All systems appear to be go for the first Olympic torch spacewalk.
The Sochi Olympic torch will embark on a mission to outer space from Kazakhstan on a Russian Soyuz rocket with Sochi 2014 designs on Wednesday night (Eastern Time). The spacecraft was set on a launch pad on Tuesday, according to RIA Novosti.
The Toshiba Vision screen in New York’s Times Square will also broadcast the stream live Wednesday night.
Russian cosmonauts at the International Space Station will take the torch, without a flame for safety reasons, into open space on Saturday, according to The Associated Press. Video and photos are expected to be taken of the spacewalk.
The Olympic torch flew into space before, in 1996 on the U.S. space shuttle Atlantis for the 1996 Atlanta Olympics, but it has never been taken outside a spacecraft, according to the AP.
The torch is expected to return to Earth on Monday, landing in Kazakhstan.
USA Hockey will begin reaching out to “alternate players” to determine their interest in playing for the U.S. at the women’s world championship next week amid a potential boycott by its national team.
The contact is taking place in the event a resolution cannot be reached between USA Hockey and the women’s national team in a wage dispute.
“It’s important for everyone to understand clearly that our objective is to have the players we named as the U.S. women’s national team be the ones that compete in the world championship,” said Dave Ogrean, executive director of USA Hockey, in a statement. “Productive conversations have taken place this week and are ongoing in our collective efforts to reach a resolution.”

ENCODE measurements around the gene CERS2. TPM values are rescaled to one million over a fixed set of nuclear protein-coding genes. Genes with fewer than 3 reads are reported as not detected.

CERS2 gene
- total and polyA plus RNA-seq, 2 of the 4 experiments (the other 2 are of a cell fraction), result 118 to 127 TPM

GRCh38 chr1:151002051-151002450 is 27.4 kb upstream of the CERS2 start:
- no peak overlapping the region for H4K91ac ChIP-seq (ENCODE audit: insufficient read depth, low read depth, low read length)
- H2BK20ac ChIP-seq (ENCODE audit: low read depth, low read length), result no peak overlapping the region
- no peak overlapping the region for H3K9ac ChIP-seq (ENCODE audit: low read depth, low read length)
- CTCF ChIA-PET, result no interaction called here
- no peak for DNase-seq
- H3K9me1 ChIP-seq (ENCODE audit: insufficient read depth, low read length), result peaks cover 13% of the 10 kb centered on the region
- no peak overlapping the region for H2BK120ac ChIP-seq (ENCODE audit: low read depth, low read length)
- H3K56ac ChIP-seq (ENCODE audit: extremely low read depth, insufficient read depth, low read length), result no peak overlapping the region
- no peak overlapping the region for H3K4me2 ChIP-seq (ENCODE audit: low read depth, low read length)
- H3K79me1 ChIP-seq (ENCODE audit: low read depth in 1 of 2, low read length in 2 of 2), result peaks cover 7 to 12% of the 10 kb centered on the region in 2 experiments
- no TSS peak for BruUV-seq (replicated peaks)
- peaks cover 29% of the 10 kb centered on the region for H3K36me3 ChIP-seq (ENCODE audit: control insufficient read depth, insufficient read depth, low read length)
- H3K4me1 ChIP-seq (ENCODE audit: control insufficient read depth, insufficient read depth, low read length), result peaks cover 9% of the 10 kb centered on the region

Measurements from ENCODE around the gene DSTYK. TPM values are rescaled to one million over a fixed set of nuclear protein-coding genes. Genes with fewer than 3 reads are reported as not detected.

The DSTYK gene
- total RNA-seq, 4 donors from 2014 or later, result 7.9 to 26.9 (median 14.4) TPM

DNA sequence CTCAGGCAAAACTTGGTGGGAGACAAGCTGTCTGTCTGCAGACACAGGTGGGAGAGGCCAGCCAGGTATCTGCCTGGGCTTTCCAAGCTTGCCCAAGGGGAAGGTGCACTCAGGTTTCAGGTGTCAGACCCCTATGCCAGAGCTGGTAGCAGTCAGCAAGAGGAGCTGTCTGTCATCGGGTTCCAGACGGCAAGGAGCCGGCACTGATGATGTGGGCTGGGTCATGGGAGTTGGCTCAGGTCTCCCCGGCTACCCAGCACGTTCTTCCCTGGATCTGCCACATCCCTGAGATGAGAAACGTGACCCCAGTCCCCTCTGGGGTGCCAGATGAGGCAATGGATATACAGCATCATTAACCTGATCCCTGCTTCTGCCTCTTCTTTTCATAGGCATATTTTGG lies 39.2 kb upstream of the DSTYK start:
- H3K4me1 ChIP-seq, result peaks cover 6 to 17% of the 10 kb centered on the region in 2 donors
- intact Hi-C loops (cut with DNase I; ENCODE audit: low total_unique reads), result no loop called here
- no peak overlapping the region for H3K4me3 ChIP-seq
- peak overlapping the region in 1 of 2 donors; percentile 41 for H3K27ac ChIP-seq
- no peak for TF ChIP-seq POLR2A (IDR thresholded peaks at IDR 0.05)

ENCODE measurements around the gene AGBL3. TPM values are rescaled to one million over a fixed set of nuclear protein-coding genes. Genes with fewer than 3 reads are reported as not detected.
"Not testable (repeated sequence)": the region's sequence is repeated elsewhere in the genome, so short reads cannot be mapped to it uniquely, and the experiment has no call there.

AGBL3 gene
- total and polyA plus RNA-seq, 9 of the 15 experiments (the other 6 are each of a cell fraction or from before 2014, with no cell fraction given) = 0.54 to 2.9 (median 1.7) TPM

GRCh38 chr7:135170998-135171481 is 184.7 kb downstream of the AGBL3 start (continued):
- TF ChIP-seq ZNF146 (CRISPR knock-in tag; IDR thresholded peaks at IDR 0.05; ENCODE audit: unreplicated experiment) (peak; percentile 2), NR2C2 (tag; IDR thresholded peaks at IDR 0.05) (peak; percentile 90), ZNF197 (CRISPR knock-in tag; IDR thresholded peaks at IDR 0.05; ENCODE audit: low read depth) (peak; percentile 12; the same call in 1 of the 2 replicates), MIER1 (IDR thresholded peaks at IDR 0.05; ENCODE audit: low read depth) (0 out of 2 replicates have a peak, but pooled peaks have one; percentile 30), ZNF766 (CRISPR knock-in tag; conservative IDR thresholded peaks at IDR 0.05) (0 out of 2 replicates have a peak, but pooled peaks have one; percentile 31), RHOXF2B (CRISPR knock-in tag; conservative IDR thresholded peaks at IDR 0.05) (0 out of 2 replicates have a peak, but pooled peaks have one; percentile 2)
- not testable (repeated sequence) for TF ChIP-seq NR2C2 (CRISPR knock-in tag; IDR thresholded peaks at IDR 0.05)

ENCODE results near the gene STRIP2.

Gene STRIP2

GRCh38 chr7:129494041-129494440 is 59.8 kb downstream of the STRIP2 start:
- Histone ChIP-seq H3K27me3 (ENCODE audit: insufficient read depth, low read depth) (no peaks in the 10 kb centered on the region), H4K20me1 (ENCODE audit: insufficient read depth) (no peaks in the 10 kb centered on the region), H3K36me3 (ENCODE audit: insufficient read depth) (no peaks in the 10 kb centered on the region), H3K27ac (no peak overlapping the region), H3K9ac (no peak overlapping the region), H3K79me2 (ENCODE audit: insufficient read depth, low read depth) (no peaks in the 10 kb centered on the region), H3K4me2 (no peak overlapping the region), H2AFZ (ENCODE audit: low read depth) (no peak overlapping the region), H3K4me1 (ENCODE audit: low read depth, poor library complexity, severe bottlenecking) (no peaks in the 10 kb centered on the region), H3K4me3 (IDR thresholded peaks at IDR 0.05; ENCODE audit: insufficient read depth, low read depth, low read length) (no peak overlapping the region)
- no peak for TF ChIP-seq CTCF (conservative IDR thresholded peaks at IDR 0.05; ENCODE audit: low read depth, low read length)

The alternate players are in the professional NWHL and college, according to USA Today.
The world championship tournament starts March 31 in Plymouth, Mich.
As of Thursday evening, no resolution has come between USA Hockey and its women’s national team. Neither side has said when its next scheduled meeting will take place.
International Ice Hockey Federation President Rene Fasel tells The Associated Press he needs to know by the end of April whether NHL players will be cleared to play in the South Korea Olympics next year.
NHL team owners have made it clear they don’t want to stop their season again for the Winter Games and put their stars at risk of injury. The reluctance has come up before and yet the NHL has participated in the Olympics since 1998. This time, however, there seems to be an impasse.
The head of the NHL Players Association, Donald Fehr, says the players want to participate and hopes the league will take advantage of the chance to market the game in Asia.
However, NHL Deputy Commissioner Bill Daly says without “material change to the current status quo, NHL players will not be participating in the 2018 Winter Olympics.”